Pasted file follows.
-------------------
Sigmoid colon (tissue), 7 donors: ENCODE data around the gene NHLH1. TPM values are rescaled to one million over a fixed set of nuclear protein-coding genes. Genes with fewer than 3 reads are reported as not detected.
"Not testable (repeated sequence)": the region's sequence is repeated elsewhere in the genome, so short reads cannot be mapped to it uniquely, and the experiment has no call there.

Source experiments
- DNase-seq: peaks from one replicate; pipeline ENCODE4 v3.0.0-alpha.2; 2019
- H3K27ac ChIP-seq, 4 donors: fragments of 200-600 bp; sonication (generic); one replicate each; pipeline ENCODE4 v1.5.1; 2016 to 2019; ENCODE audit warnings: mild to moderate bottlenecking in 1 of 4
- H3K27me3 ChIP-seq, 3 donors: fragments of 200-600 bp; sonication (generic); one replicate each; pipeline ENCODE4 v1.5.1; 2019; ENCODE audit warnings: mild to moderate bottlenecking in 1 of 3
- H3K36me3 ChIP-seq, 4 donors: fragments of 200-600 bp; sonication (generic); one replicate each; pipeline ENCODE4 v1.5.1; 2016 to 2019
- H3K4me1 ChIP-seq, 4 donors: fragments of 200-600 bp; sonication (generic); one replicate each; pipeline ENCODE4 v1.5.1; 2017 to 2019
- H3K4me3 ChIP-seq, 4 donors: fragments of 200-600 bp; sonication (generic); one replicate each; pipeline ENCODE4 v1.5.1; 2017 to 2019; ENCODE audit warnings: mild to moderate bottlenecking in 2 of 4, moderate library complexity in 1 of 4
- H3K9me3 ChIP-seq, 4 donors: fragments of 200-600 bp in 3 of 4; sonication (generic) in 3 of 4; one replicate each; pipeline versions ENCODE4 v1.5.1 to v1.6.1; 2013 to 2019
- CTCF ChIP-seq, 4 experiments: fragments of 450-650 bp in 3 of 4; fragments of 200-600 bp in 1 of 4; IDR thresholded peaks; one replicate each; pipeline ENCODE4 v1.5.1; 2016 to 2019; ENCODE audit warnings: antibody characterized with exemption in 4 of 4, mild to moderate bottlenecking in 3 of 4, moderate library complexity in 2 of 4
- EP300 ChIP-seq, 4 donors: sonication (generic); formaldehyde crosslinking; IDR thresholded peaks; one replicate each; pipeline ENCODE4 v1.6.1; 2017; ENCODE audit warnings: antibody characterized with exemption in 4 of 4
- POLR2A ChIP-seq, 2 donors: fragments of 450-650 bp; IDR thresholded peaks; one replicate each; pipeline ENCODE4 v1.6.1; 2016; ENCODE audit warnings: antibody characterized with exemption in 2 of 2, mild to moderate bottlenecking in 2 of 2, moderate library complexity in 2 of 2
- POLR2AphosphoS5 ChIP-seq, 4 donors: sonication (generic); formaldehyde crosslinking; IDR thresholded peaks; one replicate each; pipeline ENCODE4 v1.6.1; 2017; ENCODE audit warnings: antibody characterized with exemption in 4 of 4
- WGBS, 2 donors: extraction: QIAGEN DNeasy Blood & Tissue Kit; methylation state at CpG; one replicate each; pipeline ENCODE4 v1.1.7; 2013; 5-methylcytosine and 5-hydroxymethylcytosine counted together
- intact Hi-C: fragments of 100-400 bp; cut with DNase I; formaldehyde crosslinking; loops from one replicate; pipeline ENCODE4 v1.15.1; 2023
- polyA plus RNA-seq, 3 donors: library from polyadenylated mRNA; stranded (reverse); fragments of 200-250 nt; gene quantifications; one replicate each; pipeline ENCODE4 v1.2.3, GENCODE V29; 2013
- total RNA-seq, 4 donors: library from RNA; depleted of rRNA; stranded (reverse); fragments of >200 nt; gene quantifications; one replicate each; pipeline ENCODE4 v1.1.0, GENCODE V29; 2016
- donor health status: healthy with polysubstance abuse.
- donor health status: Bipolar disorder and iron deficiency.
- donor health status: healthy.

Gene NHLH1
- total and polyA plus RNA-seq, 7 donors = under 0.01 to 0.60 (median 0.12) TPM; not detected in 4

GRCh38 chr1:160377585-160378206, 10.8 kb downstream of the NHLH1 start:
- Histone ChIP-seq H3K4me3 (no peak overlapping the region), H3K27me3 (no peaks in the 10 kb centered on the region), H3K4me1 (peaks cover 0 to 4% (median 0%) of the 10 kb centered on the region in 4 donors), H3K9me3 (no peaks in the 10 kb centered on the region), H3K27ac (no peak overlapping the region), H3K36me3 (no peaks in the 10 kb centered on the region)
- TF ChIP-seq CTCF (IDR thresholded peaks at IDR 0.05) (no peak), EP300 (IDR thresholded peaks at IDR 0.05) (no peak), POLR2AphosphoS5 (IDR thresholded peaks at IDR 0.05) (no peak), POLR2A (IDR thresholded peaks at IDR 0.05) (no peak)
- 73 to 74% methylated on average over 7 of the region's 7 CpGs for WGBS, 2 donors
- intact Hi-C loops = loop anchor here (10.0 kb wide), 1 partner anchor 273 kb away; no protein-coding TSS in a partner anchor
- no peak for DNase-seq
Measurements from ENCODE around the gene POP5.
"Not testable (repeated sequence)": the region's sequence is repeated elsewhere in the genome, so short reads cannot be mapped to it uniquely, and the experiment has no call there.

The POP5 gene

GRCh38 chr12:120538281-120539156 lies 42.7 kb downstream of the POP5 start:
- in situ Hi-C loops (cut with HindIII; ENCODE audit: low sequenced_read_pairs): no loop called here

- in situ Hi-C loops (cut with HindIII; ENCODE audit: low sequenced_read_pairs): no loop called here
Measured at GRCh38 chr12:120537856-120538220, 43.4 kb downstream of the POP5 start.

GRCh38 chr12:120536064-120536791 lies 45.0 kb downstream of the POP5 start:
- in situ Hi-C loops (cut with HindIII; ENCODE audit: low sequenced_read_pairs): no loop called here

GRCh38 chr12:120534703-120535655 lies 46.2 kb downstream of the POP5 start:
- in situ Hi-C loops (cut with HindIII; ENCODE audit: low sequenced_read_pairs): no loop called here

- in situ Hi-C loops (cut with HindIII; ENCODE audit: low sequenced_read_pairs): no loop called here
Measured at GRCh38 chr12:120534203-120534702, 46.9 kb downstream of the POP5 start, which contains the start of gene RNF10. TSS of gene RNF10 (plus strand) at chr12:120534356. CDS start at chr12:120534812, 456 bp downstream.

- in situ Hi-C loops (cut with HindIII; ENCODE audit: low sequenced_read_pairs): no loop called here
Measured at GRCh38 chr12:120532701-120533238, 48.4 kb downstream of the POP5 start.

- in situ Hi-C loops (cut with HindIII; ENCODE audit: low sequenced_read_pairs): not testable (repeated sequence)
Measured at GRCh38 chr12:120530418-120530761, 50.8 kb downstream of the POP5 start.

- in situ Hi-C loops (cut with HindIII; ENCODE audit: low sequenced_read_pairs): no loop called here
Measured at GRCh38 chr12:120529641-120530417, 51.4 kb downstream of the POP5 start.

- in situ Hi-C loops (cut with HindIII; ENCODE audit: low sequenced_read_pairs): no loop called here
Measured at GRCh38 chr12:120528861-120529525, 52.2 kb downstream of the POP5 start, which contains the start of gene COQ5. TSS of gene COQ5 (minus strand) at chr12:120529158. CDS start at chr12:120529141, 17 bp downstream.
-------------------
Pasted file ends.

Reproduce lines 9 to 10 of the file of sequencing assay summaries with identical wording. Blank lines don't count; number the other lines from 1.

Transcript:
- H3K4me3 ChIP-seq, 4 donors: fragments of 200-600 bp; sonication (generic); one replicate each; pipeline ENCODE4 v1.5.1; 2017 to 2019; ENCODE audit warnings: mild to moderate bottlenecking in 2 of 4, moderate library complexity in 1 of 4
- H3K9me3 ChIP-seq, 4 donors: fragments of 200-600 bp in 3 of 4; sonication (generic) in 3 of 4; one replicate each; pipeline versions ENCODE4 v1.5.1 to v1.6.1; 2013 to 2019